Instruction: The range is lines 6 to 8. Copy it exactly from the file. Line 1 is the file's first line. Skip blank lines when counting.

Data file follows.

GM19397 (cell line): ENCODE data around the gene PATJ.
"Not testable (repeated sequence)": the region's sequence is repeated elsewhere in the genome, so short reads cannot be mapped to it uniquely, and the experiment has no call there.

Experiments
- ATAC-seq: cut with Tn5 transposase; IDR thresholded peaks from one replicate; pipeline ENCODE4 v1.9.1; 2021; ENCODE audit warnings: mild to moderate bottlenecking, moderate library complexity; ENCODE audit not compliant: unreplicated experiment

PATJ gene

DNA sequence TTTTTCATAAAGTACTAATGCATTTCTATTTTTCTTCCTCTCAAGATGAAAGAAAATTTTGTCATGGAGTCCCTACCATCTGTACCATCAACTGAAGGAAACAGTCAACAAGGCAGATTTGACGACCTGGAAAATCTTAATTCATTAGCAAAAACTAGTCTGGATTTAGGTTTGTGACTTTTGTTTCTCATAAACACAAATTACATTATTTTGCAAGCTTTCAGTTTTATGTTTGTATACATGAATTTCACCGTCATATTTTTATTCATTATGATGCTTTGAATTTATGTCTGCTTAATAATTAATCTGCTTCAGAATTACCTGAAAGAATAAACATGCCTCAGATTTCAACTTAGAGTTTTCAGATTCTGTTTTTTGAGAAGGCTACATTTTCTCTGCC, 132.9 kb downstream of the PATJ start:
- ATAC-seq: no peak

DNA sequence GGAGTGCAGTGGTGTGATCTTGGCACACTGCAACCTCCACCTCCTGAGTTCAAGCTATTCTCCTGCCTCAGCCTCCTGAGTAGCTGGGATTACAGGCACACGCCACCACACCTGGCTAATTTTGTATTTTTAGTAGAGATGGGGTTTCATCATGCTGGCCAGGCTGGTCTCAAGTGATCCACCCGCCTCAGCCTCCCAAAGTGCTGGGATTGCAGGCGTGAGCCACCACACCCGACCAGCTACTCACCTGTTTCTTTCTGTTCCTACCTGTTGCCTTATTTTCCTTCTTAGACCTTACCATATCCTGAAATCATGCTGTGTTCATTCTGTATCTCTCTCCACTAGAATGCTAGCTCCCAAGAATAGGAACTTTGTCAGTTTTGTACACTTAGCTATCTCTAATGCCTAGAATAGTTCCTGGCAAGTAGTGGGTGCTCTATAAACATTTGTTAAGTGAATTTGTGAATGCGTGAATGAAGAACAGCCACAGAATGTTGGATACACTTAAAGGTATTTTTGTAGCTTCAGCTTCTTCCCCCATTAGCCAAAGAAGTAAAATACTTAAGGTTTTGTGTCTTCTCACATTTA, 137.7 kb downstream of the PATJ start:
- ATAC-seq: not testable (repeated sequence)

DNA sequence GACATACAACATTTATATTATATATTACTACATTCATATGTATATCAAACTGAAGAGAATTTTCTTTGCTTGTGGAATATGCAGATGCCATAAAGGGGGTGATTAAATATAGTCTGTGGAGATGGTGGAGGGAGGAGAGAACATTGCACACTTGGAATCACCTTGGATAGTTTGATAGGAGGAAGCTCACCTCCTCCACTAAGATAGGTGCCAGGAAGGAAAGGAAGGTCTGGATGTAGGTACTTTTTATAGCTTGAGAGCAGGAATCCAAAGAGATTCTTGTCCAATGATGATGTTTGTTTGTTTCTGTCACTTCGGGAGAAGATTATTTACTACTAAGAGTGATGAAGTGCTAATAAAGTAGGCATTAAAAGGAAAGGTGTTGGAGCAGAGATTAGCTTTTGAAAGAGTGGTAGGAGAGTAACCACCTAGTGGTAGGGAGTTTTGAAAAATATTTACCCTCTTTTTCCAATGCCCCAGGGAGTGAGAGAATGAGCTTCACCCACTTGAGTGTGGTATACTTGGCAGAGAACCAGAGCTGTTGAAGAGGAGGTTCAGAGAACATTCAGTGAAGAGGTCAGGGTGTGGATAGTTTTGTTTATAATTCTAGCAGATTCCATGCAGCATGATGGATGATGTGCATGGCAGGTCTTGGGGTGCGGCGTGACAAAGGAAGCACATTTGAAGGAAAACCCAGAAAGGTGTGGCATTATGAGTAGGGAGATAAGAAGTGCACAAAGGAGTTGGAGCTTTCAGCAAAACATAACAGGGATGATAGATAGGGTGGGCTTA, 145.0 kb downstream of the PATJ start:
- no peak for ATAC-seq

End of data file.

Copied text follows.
DNA sequence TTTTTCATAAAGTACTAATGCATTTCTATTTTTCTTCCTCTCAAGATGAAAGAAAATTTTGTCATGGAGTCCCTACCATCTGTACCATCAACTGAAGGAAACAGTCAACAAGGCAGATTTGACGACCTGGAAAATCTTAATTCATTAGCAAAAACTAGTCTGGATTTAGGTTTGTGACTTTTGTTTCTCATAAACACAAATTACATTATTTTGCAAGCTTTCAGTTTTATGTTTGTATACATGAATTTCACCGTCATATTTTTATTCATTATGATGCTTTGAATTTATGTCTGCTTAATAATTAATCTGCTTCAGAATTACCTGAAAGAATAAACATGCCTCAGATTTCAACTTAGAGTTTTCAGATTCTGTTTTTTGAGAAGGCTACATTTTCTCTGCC, 132.9 kb downstream of the PATJ start:
- ATAC-seq: no peak

DNA sequence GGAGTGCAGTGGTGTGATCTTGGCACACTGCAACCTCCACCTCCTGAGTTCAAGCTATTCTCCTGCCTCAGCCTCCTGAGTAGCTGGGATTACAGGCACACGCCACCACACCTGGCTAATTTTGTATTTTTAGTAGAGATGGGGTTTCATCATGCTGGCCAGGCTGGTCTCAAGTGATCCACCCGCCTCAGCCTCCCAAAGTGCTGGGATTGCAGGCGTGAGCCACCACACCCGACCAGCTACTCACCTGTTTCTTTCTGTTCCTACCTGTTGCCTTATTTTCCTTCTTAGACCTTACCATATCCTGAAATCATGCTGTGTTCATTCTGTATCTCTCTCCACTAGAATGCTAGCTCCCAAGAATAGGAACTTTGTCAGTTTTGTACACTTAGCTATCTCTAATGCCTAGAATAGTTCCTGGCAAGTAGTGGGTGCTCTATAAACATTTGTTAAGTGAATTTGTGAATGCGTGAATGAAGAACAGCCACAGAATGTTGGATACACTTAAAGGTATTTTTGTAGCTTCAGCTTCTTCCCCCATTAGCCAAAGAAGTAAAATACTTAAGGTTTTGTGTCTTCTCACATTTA, 137.7 kb downstream of the PATJ start: